Basic China Pieces Illustrated Guide
How to Identify What You Have
The world of china dinnerware is vast and varied. There are thousands of manufacturers, hundreds of thousands of patterns, and many pieces to each pattern. To acquire a comprehensive knowledge of the industry requires a lifetime of study. However, there are some china basics that are easy to learn and remember, but are still unknown to many people who could benefit from the information. Learning some common china terms can improve your ability to buy, sell or enjoy china dinnerware.
There is much uncertainty with regard to the names of different china pieces. Since there are no official guidelines, confusion is the inevitable result. What some call a salad plate is referred to by others as a side plate, a creamer is also known as a milk jug etc. It is also difficult to determine proper nomenclature when there are different sizes involved. For example, if a 7 ½ inch plate is a salad plate, is a 8 ½ inch plate a luncheon plate or is it still called a salad plate? Is a two-handled cup part of a cream soup set or soup cup? This dilemma affects many who attempt to purchase china and would like to know exactly what they should be looking for.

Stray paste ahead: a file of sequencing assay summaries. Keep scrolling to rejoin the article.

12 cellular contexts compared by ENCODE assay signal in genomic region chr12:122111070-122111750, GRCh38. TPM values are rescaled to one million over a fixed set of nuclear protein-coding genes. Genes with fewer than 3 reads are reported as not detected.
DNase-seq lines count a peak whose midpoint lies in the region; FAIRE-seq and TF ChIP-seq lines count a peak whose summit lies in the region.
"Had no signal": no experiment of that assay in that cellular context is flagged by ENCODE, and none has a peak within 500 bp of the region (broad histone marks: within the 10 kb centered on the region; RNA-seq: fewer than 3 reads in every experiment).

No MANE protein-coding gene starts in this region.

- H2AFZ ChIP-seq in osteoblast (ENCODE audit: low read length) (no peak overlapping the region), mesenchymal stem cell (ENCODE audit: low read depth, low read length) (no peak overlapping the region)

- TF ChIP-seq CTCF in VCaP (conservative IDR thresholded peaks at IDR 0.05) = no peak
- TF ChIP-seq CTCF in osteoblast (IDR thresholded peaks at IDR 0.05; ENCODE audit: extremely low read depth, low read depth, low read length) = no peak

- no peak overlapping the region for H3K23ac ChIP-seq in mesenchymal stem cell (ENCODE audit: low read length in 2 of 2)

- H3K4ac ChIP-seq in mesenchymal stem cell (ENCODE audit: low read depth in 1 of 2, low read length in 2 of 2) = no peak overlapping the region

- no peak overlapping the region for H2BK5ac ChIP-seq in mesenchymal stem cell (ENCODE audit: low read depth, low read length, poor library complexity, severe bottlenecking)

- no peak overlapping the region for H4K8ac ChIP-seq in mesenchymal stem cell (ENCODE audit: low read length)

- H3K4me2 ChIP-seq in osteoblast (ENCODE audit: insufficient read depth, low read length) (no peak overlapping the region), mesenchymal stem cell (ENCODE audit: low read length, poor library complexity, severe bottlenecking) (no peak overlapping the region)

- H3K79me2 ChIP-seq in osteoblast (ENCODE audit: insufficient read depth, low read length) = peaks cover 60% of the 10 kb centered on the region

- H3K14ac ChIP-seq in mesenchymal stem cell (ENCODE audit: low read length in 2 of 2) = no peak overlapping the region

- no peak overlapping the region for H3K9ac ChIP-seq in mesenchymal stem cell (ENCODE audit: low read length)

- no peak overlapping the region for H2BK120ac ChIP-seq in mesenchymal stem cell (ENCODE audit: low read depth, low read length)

An attempt to name and explain every piece ever made is beyond the scope of this guide. Instead, let us focus on some of the more common pieces available. There is no right or wrong when it comes to piece names, but by using the more common term, you will increase the likeliness of getting the information you are looking for.
The standard unit of china pieces which are sold together is the Five Piece Place setting, which usually consists of the following pieces: Dinner Plate, Salad Plate, Bread & Butter Plate, Cup and Saucer.
|Dinner Plate||Ø One of the main pieces of a china set, part of the standard five piece place setting.
Ø Flat, usually round, ranges from 9 3/4” to 11” in diameter
|Salad Plate (aka side plate)||Ø Part of the standard five piece place setting, the salad plate is flat, usually round and ranges from 7″ to 9″.
Ø Typically used for salad, appetizers and desserts.
|Bread & Butter Plate (aka dessert plate, cake plate)||Ø Round plate is flat, usually ranging from 5″ to 7″ in diameter.
Ø Part of the standard five piece place setting.
|Tea Cup (aka coffee cup)||Ø Comes in many different styles and shapes (Leigh, Peony, Footed, Flat etc.) ranges from 2” to 2 3/4” in height|
|Saucer||Ø Flat, round, with indentation for the cup|
There additional pieces, while usually not part of the place setting, are often part of the formal table.
|Cereal Bowl||Ø The bowl in between the fruit dessert bowl and the soup bowl, usually ranging from 6″ – 7″.
Ø Comes rimmed or coupe (no rim), used to serve cereal or oatmeal at mealtime.
|Charger (often confused with the dinner or chop (12” serving) plates)||Ø Flat, usually round, ranges from 11” to 12” in diameter
|Cream Soup & Saucer (aka soup cup)||Ø Similar to the bouillon cup and saucer, just bigger.
Ø Features a short and wide cup with two handles with an indented saucer underneath.
Ø Used for soups or warm broths.